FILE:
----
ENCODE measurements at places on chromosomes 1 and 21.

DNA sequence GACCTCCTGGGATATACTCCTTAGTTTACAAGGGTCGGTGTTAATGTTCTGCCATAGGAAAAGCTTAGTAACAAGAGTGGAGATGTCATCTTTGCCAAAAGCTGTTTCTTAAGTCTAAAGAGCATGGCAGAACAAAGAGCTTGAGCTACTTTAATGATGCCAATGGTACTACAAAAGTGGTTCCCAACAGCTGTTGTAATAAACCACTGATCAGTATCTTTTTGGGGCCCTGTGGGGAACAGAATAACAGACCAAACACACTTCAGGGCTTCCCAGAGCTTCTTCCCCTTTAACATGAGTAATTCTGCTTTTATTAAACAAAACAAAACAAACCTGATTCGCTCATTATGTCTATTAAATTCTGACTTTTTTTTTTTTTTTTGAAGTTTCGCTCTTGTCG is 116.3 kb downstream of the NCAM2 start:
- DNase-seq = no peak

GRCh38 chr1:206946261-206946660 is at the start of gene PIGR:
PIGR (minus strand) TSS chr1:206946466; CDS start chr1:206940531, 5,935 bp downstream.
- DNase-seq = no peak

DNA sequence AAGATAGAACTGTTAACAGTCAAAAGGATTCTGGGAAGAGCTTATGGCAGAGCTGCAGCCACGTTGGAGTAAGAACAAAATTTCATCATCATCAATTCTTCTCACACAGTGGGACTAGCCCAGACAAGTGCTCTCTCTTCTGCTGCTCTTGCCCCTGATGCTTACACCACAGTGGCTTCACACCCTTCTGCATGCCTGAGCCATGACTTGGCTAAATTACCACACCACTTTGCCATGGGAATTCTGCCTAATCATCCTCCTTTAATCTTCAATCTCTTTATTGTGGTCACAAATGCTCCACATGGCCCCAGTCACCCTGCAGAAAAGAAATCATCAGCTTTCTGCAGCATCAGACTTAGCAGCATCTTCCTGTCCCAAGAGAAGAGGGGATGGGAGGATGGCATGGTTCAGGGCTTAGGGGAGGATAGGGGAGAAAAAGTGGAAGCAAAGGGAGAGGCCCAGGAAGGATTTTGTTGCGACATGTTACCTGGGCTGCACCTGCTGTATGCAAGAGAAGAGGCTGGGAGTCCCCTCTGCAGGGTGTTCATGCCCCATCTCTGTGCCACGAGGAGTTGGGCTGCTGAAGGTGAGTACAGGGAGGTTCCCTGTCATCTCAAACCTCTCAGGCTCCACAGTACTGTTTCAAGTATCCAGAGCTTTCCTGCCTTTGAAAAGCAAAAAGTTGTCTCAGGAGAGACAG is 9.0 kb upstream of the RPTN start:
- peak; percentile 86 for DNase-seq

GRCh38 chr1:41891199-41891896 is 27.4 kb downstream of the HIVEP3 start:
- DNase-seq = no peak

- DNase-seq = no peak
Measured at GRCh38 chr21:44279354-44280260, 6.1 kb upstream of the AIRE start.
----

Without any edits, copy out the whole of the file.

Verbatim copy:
ENCODE measurements at places on chromosomes 1 and 21.

DNA sequence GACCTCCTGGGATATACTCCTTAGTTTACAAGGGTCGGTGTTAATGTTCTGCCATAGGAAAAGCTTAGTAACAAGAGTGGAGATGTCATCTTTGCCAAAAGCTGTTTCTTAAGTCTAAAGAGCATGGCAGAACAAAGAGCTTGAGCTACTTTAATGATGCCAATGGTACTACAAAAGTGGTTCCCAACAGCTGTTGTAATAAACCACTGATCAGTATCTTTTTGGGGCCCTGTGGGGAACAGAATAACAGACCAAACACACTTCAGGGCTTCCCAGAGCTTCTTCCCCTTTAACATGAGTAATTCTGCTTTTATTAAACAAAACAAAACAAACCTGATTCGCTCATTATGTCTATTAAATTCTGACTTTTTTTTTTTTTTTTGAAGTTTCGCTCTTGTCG is 116.3 kb downstream of the NCAM2 start:
- DNase-seq = no peak

GRCh38 chr1:206946261-206946660 is at the start of gene PIGR:
PIGR (minus strand) TSS chr1:206946466; CDS start chr1:206940531, 5,935 bp downstream.
- DNase-seq = no peak

DNA sequence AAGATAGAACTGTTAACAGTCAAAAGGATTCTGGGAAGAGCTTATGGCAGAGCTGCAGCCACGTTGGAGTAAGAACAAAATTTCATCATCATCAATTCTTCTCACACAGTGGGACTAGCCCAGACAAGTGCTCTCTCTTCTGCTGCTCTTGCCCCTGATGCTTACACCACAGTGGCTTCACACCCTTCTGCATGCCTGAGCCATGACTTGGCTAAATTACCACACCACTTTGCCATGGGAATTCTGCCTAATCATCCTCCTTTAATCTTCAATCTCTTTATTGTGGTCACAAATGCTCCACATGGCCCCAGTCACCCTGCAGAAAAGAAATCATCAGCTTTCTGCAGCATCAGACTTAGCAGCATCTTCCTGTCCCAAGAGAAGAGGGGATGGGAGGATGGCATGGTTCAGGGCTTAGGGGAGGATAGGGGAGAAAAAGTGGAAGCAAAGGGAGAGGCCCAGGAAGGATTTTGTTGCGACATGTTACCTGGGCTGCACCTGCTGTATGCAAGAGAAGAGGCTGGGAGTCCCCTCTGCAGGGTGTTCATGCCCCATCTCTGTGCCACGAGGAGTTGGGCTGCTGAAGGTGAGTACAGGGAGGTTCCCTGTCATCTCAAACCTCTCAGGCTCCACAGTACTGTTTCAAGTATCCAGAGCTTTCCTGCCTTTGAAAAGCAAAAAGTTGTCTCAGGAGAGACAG is 9.0 kb upstream of the RPTN start:
- peak; percentile 86 for DNase-seq

GRCh38 chr1:41891199-41891896 is 27.4 kb downstream of the HIVEP3 start:
- DNase-seq = no peak

- DNase-seq = no peak
Measured at GRCh38 chr21:44279354-44280260, 6.1 kb upstream of the AIRE start.